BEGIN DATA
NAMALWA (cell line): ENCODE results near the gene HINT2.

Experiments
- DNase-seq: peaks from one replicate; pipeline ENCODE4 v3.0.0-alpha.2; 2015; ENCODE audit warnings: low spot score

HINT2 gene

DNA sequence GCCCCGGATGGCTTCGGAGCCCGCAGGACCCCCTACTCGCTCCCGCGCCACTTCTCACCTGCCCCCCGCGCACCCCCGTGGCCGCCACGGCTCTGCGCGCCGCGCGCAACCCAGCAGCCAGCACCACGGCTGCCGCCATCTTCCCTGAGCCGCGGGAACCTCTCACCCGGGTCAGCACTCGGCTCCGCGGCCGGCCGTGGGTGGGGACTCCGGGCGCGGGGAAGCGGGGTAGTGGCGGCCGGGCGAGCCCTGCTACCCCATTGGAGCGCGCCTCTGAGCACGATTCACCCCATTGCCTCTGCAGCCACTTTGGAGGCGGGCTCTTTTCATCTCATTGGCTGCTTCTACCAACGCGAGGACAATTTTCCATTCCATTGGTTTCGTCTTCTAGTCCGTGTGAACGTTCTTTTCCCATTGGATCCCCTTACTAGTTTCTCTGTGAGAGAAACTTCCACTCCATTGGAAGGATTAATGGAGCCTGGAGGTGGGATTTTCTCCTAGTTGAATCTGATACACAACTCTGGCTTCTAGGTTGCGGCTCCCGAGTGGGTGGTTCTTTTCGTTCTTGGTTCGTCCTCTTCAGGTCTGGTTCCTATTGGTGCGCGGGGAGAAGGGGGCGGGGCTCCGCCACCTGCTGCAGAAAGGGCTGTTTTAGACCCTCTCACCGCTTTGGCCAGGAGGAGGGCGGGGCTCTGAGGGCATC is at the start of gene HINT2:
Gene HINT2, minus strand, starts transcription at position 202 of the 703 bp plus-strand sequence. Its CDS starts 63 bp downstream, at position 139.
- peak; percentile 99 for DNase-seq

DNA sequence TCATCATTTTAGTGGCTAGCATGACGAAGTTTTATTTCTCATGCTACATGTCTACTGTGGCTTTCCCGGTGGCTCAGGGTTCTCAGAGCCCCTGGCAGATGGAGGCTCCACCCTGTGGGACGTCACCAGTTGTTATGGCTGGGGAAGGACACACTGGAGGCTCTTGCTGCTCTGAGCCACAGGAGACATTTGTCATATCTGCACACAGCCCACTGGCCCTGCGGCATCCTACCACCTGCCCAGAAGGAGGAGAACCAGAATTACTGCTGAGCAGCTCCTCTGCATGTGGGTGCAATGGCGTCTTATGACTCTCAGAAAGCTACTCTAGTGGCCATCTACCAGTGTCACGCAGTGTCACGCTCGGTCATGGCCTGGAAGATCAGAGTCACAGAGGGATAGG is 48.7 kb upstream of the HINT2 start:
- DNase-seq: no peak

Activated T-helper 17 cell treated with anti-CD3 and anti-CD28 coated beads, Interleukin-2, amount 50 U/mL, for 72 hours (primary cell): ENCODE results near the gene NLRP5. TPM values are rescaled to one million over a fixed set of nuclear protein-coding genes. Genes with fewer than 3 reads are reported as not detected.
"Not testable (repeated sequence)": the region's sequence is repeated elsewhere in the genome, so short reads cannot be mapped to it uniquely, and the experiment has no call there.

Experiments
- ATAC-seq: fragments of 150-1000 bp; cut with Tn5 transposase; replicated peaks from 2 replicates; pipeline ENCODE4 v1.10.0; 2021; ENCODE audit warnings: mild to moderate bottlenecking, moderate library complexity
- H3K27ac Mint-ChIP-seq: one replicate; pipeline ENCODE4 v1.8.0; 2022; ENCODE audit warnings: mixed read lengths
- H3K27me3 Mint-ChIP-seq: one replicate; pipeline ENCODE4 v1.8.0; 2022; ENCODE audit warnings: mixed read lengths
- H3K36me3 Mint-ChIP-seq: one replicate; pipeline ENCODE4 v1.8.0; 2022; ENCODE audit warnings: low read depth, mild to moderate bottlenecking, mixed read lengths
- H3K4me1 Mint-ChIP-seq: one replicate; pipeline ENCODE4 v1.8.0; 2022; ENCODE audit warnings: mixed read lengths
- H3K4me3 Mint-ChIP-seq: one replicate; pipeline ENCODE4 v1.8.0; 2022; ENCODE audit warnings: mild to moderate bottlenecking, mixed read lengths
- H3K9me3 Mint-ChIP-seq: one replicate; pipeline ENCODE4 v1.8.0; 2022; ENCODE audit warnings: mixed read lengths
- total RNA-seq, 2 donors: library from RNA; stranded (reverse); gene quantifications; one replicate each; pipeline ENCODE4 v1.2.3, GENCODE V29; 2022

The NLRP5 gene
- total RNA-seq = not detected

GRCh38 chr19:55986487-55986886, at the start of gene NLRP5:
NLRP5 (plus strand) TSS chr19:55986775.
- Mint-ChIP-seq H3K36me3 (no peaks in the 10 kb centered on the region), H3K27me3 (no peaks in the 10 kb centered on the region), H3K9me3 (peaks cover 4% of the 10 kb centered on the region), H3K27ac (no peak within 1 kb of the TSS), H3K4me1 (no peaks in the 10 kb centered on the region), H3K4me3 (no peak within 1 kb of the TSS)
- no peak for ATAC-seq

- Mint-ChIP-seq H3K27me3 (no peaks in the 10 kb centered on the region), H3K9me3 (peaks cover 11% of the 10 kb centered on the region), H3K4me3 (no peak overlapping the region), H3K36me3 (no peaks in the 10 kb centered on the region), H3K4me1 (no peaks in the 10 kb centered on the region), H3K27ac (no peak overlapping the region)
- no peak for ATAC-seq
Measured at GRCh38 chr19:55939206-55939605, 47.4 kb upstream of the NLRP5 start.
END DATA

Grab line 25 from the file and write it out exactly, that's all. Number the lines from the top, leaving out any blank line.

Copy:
- Mint-ChIP-seq H3K36me3 (no peaks in the 10 kb centered on the region), H3K27me3 (no peaks in the 10 kb centered on the region), H3K9me3 (peaks cover 4% of the 10 kb centered on the region), H3K27ac (no peak within 1 kb of the TSS), H3K4me1 (no peaks in the 10 kb centered on the region), H3K4me3 (no peak within 1 kb of the TSS)